By Angela Quintal
Thabo Mbeki has hit out against what he believes is the entrenched lying threatening to corrupt South Africa - and which cost him his job.
The former president on Tuesday issued his first public statement since standing down in the wake of Judge Chris Nicholson's explosive judgment, which was dramatically overturned on appeal this week.
But Mbeki did not elaborate on his plan of action, including whether he would sue, seek an apology, or even complain to the Judicial Service Commission.
Mbeki's spokesperson Mukoni Ratshitanga said in reply to a query that "there has been no discussion about taking legal action against anyone or referring the Honourable Judge Nicholson to the Judicial Service Commission."
Asked whether Mbeki believed he was owed an apology by the ANC, Ratshitanga said that was a question best directed to the party.
ANC treasurer-general Mathews Phosa appeared to rule this out on Tuesday, when he told SAFM's Morning Live that the ANC had no regrets.
He stressed that the Nicholson judgment was only one of the grounds on which the party had based its recusal of Mbeki.
On Tuesday, the Supreme Court of Appeal unanimously overturned Judge Nicholson's judgment, lambasting him in the process.
Former minister in the Presidency Essop Pahad, who resigned along with Mbeki, said he believed that bygones should be bygones. He said it was sufficient that the court had vindicated them.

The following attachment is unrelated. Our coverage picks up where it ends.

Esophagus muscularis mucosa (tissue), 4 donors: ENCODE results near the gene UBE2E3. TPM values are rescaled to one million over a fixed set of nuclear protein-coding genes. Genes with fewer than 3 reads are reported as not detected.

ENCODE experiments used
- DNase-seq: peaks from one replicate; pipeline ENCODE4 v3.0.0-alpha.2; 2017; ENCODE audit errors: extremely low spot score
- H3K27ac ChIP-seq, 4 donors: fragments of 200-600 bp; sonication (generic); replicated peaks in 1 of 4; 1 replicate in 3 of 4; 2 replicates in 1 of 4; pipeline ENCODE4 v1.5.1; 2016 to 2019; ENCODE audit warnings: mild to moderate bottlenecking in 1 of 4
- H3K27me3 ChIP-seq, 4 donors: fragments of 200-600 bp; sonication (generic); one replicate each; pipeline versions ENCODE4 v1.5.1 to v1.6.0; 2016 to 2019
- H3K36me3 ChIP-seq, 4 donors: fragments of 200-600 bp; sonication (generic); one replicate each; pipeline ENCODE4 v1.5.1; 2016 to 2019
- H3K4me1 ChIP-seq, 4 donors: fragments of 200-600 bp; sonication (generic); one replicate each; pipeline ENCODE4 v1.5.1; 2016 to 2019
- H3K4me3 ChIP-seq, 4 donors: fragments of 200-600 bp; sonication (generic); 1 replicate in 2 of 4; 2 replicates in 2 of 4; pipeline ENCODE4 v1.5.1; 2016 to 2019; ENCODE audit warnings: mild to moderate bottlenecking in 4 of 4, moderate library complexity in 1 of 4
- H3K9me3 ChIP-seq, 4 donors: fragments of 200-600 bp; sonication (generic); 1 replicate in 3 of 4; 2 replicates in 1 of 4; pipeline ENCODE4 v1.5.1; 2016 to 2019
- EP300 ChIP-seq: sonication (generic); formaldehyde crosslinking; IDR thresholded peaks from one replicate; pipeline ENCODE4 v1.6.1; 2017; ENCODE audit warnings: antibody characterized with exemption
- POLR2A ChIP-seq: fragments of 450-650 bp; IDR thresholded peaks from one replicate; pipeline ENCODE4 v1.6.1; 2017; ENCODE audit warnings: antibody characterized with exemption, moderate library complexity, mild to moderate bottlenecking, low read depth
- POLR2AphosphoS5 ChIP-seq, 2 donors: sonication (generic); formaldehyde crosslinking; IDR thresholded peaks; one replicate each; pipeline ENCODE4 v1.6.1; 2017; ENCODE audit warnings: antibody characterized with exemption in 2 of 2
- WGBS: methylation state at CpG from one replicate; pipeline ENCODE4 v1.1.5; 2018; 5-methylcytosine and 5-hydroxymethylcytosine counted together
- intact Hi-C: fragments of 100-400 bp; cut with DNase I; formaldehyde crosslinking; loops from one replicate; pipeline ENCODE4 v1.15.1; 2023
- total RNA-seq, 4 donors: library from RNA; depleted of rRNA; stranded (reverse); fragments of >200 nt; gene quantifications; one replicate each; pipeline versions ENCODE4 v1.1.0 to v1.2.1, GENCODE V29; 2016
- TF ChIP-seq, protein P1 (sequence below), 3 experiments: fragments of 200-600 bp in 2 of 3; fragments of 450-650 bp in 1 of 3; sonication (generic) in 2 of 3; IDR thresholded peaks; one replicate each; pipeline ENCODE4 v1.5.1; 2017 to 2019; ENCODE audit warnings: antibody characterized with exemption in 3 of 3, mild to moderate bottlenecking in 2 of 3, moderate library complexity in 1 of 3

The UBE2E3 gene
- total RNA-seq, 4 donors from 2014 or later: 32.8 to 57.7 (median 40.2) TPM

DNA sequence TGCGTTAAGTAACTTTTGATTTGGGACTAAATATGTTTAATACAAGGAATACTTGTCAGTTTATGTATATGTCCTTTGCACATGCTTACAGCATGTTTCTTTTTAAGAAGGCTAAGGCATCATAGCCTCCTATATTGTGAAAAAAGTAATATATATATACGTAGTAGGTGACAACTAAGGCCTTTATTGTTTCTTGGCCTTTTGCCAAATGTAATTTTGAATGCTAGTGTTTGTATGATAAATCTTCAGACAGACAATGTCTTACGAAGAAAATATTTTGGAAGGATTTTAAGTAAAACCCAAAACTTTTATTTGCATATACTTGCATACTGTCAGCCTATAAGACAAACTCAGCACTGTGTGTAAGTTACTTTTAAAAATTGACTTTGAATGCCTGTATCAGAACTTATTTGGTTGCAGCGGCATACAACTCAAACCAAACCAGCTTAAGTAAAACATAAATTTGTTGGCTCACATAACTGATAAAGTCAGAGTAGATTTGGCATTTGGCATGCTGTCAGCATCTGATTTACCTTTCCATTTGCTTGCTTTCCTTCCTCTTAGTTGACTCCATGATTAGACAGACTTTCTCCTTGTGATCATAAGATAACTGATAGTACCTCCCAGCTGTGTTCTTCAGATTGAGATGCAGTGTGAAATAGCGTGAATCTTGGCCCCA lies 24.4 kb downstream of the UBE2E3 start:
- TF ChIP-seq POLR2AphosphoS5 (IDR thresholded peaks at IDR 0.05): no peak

Mbeki, who argued that the judge's comments were gratuitous and tried to appeal the judgment which led to the ANC's ire, on Tuesday "welcomed and accepted" the SCA's decision in its entirety.
In a veiled criticism of his party's top brass, Mbeki said the SCA alone had provided leadership in the fight against using untested allegations to rubbish people's characters and integrity.
He urged all South Africans to take a stand against "the propagation of deliberate falsehoods to attain various objectives" before it became an entrenched culture that corrupted the country.
Meanwhile, the ANC's parliamentary caucus has asked party lawyers to review the National Prosecuting Authority Act in the wake of Monday's decision.
ANC chief whip Mnyamezeli Booi said Monday's judgment raised questions about the powers of the NPA that had to be resolved.
"What has the judge seen that we have not seen?
"What is the problem with the act?
"Or is it about how the NPA has conducted itself?" he asked. - Additional reporting by Sapa